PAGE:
When it comes to going against high-scoring guards, the LSU basketball team has held its own since Southeastern Conference play started a week and a half ago.

Vanderbilt’s Wade Baldwin IV and Riley LaChance combined to go 7-of-19 from the floor in LSU’s huge victory in Nashville, Tennessee.

Kentucky’s Tyler Ulis was 7-of-16 even though teammate Jamal Murray went 9-of-17 from the field in the Tigers’ blowout a week ago.

Florida’s KeVaughn Allen and Chris Chiozza combined to go 6-of-24 in the Gators’ win over the Tigers on Saturday.

Now here comes the next big challenge for Johnny Jones’ team: Ole Miss’ 5-foot-11 guard Stefan Moody, the SEC scoring leader at 23.9 points per game.

Since Moody accounts for 31.7 percent of his team’s scoring and hands out 4.1 assists per game in his new role as the team’s point guard, he’ll be the focal point for LSU (9-6, 2-1) when it meets Ole Miss (12-3, 2-1) at 8 p.m. Wednesday in the Pete Maravich Assembly Center.

LSU certainly was aware of Moody a year ago when it beat Ole Miss twice.

Tigers defenders hounded him in both games. He was 5-of-18 from the field and had 14 points in the game at Oxford, Mississippi, then went 3-of-16 and had 15 points in the rematch in the PMAC.

But with Jarvis Summers gone, Moody has taken over at point guard and has put up some big numbers.

In addition to his scoring and assists, Moody has gotten to the free-throw line a league-high 133 times and made 115 for 86.5 percent — second in the league.

He’s scored at least 20 points in the past 10 games, the most for an Ole Miss player since Gerald Glass had 13 in a row back in 1990.

In his team’s last outing on Saturday night, Moody poured in 29 points — with the final two coming on a game-winning layup with 3.8 seconds to play as Ole Miss slipped past Georgia 72-71.

Jones said his team was able to do some things that were beneficial to his team against Moody last season because he was playing the two.

But they’ll probably need a different strategy now, Jones said.

“Playing him at the point, we will certainly have to look at adjusting and doing some other things differently,” he said. “We’re hopeful that we can maybe keep him off balance and not give him the same looks, because he’s an excellent shooter and very explosive.”

Explosive is a word Jones used repeatedly when talking about Moody.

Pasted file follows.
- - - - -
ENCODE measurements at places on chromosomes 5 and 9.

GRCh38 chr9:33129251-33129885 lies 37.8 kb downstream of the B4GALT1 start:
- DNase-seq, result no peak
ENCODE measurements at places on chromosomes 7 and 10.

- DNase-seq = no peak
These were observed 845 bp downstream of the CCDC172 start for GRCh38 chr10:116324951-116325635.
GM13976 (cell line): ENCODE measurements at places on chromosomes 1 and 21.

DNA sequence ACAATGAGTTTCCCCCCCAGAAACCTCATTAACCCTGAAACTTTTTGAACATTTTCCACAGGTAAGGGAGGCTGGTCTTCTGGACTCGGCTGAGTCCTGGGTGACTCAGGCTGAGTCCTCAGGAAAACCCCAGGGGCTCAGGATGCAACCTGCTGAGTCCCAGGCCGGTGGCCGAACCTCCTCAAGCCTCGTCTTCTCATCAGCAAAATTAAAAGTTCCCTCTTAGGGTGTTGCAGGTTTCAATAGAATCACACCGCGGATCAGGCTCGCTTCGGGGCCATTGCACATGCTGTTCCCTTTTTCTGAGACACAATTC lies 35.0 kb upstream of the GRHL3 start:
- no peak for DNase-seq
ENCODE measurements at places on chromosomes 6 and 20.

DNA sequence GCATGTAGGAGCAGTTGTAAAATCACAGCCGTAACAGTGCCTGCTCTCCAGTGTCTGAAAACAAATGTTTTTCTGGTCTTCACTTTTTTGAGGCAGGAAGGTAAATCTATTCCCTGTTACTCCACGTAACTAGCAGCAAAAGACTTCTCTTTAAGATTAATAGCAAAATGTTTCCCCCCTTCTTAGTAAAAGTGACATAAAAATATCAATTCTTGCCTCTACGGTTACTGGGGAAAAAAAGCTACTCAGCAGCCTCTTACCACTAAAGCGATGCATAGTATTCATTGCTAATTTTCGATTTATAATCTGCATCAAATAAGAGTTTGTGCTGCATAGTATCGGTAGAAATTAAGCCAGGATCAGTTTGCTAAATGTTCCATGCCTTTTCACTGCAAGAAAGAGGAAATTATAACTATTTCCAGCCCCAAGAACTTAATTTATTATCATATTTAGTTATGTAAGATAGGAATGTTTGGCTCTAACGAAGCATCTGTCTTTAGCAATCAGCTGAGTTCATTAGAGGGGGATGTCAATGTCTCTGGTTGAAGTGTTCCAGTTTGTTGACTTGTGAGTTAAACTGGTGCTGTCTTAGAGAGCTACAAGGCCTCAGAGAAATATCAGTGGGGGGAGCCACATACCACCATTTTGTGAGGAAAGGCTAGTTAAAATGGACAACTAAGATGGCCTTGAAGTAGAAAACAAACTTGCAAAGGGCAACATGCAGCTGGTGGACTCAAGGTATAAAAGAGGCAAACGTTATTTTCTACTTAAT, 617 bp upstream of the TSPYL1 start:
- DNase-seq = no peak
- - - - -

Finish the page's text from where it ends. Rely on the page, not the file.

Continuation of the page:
“He’s a very explosive guard, and this year he has the ball in his hands a lot more,” Jones said. “He’s creative, tough off the bounce. He’ll get to the rim and shoot the deep ball in terms of the 3-pointer. He’s really dangerous.”

Still, the Tigers might try to use a strategy similar to the one they used on Ulis, a 5-9 dynamo who still wound up scoring 23 points on them.

They limited him from the field, rotating guards with length like Antonio Blakeney, more length like Tim Quarterman and speed and quickness in Josh Gray.

“(Moody’s) a real good shooter; he’ll pull up any time,” Blakeney said. “He’s aggressive, he’s strong, and he’s real athletic. It’ll definitely be a tough matchup for us.”

Blakeney, who helped hold Allen down at Florida, noticed one big difference between Ulis and Moody.

“Moody is a more aggressive scorer than Ulis,” he said. “I think Ulis scores only when he has to.”

That won’t be the case Wednesday night, which means that staying out of foul trouble will be key for LSU after Quarterman and Keith Hornsby had to go to the bench early at Florida and played a total of eight minutes in the first half.

“It’s going to be tough, but it should be a fun challenge,” Hornsby said. “Anybody who’s on him, no matter what our strategy is, will be looking forward to the challenge, because it was fun last year.”

“We’ll see a lot of different guys on him,” Jones said of Moody. “He almost beat Kentucky single-handedly last year at Kentucky; he’s that explosive and can really get going.

“So we’ll throw a combination of guys at him to hopefully wear him down and give him different looks. He’s going to have the ball in his hands all the time, so we’ll use some guys to try to get him out of his rhythm.”

Follow Sheldon Mickles on Twitter, @MicklesAdvocate.